Turkish - Israeli Relations - by Stephen Lendman
In May 2010, Israel's Gaza Freedom Flotilla Mavi Marmara mother ship attack, killing nine Turkish citizens, stoked tensions between the two countries.
At the time, Turkey warned it might sever diplomatic relations unless Israel apologized, consented to an independent international investigation, and ended its Gaza siege.
Israel, however, refused and stonewalled. Frayed ties followed. In fact, they began deteriorating earlier in the new millennium despite years of closer military, economic, political, technological, cultural, academic, and practical relations.
The 1993 Oslo Accords, in fact, facilitated them based on (false) notions that Israel sought peace. Even so, relations were less than entirely cordial. Underlying tensions persisted that grew as peace proved illusive, Israel choosing confrontation that erupted during the September 2000 Al-Aqsa (second) Intifada.
At the time, then Prime Minister Bulent Ecevit criticized Israel harshly. The 2003 Iraq war also caused friction, positioning both countries on separate sides. Israel favored eliminating a regional rival. Turkey wanted the status quo, opposing Iraq's partitioning and establishment of a de facto Kurdistan on its border.
Israel's preemptive 2006 Lebanon war caused more tensions. So did Cast Lead from December 27, 2008 - January 18, 2009, inflicting mass casualties and destruction. Prime Minister Recep Erdogan, in fact, accused Israel of war crimes, including using illegal terror weapons like white phosphorous, saying:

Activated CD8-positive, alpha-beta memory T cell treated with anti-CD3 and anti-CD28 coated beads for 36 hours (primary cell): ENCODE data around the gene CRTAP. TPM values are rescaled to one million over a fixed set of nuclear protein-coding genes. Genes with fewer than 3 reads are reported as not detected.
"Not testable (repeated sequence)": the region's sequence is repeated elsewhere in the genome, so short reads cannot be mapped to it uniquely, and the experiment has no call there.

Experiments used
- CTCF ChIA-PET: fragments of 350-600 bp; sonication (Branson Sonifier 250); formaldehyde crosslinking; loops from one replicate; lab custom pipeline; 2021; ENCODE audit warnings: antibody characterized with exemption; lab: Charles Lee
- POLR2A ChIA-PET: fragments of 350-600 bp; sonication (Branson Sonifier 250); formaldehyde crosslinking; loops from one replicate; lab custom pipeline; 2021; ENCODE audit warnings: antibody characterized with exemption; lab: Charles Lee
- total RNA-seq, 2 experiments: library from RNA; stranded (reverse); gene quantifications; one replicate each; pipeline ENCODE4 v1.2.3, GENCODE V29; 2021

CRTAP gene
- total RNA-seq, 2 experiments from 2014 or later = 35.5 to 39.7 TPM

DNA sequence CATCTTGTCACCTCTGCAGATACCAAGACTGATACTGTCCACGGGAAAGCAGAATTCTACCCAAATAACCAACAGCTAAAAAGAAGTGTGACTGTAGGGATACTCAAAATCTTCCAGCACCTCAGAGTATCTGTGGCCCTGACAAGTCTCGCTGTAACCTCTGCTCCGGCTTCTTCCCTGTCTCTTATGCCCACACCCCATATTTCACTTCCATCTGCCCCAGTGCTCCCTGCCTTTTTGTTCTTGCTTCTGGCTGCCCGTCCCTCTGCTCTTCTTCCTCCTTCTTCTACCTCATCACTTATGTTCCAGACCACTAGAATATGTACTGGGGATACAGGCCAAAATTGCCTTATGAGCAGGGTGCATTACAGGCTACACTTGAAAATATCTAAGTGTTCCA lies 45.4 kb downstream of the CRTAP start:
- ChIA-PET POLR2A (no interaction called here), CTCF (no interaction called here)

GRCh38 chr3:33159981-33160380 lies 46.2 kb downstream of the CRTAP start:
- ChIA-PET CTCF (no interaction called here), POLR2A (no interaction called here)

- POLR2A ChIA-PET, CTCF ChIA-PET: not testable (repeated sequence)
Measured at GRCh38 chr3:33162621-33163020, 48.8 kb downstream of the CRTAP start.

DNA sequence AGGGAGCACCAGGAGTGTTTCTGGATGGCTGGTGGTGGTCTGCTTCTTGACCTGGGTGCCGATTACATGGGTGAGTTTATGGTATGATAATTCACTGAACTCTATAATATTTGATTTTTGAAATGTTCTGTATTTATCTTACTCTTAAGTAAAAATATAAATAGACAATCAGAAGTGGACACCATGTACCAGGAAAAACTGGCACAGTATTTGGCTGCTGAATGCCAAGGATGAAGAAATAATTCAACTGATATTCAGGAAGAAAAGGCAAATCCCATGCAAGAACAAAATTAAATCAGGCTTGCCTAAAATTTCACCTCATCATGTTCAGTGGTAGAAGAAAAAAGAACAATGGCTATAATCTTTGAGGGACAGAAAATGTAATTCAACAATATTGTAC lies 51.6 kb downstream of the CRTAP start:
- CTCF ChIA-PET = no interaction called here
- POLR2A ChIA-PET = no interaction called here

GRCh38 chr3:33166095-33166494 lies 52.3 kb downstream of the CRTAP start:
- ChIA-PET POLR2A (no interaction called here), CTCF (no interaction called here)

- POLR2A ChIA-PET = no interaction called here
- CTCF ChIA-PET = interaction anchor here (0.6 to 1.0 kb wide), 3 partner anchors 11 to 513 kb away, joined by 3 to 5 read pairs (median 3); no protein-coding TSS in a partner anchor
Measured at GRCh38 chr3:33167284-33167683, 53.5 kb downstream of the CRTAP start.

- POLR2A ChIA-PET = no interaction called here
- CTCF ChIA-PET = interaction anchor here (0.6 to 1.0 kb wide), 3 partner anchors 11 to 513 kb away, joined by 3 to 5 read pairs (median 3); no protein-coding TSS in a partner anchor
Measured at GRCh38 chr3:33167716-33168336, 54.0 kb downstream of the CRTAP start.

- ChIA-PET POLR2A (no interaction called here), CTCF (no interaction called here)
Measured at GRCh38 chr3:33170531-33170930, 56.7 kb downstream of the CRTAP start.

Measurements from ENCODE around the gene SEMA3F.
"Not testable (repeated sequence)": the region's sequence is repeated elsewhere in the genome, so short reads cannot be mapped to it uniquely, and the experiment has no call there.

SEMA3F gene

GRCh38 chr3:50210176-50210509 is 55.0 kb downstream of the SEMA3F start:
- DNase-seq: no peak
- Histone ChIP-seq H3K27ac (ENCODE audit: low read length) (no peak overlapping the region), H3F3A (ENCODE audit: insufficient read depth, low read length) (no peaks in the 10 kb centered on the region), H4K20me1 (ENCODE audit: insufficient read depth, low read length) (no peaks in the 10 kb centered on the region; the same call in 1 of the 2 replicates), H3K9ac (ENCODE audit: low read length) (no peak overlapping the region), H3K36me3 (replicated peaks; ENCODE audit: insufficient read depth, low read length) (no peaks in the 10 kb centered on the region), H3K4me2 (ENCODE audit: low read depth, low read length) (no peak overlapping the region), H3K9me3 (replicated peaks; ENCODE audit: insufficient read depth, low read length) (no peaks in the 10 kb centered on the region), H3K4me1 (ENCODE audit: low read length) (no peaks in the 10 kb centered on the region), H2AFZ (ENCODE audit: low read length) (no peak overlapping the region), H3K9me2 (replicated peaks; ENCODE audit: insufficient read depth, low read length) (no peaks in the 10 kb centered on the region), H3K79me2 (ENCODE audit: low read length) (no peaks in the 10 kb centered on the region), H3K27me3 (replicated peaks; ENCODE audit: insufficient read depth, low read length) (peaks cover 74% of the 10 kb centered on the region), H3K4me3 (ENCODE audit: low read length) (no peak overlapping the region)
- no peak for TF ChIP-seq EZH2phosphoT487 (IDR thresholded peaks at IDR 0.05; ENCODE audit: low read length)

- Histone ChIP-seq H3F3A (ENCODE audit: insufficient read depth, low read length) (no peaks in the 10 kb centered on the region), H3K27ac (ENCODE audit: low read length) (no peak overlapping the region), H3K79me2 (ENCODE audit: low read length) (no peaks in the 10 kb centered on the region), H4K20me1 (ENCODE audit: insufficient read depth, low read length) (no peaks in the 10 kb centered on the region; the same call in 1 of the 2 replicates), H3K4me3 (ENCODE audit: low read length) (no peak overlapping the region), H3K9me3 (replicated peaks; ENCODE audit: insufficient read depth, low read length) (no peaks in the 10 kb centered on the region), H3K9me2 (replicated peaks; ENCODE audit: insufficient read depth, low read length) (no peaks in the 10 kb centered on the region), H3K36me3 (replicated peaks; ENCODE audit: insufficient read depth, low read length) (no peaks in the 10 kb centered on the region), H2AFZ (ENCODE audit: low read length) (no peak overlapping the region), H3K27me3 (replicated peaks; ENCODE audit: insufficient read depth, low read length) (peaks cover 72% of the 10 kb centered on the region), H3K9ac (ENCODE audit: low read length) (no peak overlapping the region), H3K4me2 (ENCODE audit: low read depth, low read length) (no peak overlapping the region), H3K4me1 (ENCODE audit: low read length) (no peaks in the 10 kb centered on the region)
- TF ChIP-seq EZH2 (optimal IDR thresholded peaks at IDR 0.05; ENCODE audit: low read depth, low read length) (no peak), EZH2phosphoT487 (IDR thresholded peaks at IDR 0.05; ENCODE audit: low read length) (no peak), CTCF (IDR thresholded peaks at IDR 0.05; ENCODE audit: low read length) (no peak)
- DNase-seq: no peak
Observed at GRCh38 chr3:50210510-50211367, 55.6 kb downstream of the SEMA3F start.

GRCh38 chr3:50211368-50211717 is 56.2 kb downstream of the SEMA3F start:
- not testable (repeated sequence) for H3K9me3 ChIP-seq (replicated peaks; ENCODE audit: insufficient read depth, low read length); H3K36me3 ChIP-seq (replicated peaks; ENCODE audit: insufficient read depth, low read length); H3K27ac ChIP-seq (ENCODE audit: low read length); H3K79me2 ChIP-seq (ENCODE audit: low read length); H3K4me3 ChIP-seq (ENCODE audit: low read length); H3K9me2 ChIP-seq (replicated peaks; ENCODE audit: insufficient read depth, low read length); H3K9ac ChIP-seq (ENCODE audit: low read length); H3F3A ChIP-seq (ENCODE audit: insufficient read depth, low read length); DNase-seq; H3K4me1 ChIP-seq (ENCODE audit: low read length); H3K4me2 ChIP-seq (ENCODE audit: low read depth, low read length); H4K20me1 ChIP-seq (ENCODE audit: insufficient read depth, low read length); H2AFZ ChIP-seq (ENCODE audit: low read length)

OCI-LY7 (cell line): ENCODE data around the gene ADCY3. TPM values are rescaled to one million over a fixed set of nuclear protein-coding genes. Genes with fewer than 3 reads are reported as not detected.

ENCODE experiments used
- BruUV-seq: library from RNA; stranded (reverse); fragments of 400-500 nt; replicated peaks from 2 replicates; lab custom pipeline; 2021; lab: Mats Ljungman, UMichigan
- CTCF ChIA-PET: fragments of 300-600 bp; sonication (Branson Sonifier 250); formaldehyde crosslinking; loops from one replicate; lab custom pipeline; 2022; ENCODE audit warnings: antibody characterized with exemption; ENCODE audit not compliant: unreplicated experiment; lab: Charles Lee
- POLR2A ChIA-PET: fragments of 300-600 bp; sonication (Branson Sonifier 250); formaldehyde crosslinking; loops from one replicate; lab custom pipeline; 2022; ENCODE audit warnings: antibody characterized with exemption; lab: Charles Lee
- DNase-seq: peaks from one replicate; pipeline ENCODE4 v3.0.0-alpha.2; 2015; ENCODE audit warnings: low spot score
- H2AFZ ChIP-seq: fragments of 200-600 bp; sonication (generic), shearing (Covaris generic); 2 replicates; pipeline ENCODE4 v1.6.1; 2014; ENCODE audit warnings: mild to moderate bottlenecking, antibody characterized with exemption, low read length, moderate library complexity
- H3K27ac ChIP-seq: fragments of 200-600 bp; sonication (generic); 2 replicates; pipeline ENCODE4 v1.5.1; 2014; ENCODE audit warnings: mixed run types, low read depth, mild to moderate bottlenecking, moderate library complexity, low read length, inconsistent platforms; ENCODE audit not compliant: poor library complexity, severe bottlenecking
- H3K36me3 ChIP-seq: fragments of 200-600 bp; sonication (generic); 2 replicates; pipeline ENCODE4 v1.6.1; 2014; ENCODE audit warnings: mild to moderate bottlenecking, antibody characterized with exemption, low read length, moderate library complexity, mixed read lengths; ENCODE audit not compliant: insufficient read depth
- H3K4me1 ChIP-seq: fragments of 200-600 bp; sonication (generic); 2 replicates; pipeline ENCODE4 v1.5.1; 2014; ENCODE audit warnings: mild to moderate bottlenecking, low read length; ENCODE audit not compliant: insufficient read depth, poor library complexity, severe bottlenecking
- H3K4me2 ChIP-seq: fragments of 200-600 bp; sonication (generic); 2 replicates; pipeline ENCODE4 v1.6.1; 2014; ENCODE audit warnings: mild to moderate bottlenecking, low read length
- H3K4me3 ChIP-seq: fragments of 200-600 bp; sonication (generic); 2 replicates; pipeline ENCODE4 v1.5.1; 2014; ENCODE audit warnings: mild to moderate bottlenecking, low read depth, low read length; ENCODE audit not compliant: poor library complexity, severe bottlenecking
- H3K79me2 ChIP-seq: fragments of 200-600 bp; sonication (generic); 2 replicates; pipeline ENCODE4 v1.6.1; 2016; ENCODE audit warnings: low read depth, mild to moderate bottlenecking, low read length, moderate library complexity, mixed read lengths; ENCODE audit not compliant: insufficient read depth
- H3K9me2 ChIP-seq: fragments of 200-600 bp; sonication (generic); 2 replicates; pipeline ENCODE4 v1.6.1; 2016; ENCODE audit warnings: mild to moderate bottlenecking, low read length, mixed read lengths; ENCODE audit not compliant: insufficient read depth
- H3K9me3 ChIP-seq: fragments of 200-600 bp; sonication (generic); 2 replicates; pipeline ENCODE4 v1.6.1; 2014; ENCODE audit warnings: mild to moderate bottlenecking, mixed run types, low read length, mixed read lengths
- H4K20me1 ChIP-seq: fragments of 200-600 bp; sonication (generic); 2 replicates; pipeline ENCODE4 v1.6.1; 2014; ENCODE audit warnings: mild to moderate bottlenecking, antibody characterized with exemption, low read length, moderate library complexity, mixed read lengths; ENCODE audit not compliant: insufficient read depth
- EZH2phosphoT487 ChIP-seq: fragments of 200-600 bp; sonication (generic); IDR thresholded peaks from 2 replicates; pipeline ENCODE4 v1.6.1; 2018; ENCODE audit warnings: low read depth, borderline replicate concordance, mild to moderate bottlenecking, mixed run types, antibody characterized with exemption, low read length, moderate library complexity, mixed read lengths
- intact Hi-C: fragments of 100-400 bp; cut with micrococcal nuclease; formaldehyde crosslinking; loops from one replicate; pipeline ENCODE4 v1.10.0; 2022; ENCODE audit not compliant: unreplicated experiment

"No one can claim that phosphorous shells are not weapons of mass destruction," exaggerating to make a point.
He also condemns Israel's lawless Lebanese overflights, sometimes at low altitudes, calling them "unacceptable action(s) threaten(ing) global peace." Moreover, he denounces regular Gazan air attacks and ground incursions, asking at one time:
"Is the Israeli government in favor of peace or not? Gaza was bombed again yesterday. Why? There were no rocket attacks. (Israel has) disproportional capabilities and power and (it) use(s) them. They do not abide by UN resolutions. They say they will do what they like. We can in no way approve of such an attitude."
Then at the 2009 World Economic Forum, Erdogan walked off the platform after a heated exchange with Israeli President Shimon Peres that included condemning Cast Lead. The conflict disrupted Turkey's Israeli/Syrian mediation efforts at the time under its "zero problems" policy with neighboring states, hoping to further its assertive regional role, and position itself as a lead player to facilitate, among other goals, EU membership.
Erdogan, in fact, said:
"Turkey is coming to share the burden of the EU rather than being a burden for it. In order to be a global power, there must be a global vision and relations with different regions....Turkey will be the gate of the EU opening to Asia, the Middle East and the Islamic world....The full security of the EU passes through the full membership of Turkey."
In other words, Turkey wants to position itself as an indispensable regional power, mediator and peace maker, while maintaining ties East and West. In fact, Foreign Minister Affairs Ahmet Davutoglu said:
"The new global order must be more inclusive and participatory....Turkey will be among those active and influential actors who sit around the table to solve problems rather than" watch them fester.
Nonetheless, because ongoing tensions continued, Turkey cancelled Israel's participation in its October 2009 Anatolian Eagle military exercise, rankling its officials though concerns were thought to be temporary.